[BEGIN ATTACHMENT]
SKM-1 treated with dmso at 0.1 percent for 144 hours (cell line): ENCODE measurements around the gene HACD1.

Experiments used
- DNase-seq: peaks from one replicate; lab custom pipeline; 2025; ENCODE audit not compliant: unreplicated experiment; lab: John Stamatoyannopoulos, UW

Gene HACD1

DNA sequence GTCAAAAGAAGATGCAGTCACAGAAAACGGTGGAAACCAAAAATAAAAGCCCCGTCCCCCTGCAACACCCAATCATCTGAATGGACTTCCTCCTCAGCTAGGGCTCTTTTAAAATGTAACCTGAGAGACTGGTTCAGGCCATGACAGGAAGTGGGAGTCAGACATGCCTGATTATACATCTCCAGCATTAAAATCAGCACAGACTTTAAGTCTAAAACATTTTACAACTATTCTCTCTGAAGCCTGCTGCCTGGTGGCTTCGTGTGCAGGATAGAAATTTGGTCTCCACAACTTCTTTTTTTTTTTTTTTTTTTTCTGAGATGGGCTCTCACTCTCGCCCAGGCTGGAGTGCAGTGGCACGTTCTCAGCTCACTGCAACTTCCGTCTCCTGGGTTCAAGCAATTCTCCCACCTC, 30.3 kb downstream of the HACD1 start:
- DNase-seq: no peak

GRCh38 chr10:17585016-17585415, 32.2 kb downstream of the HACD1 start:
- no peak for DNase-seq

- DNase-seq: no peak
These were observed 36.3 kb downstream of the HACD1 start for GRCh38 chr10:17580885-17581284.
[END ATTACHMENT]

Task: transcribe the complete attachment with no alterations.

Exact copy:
SKM-1 treated with dmso at 0.1 percent for 144 hours (cell line): ENCODE measurements around the gene HACD1.

Experiments used
- DNase-seq: peaks from one replicate; lab custom pipeline; 2025; ENCODE audit not compliant: unreplicated experiment; lab: John Stamatoyannopoulos, UW

Gene HACD1

DNA sequence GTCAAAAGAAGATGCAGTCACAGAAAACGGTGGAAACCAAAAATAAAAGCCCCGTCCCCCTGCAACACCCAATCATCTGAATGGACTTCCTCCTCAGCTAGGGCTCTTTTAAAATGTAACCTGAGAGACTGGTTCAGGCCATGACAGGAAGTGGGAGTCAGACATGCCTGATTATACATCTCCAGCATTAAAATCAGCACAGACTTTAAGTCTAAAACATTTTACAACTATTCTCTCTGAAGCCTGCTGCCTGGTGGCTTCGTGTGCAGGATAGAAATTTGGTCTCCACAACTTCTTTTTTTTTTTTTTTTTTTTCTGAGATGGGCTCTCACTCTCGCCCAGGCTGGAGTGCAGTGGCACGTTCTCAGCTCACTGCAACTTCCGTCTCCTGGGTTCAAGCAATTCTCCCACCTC, 30.3 kb downstream of the HACD1 start:
- DNase-seq: no peak

GRCh38 chr10:17585016-17585415, 32.2 kb downstream of the HACD1 start:
- no peak for DNase-seq

- DNase-seq: no peak
These were observed 36.3 kb downstream of the HACD1 start for GRCh38 chr10:17580885-17581284.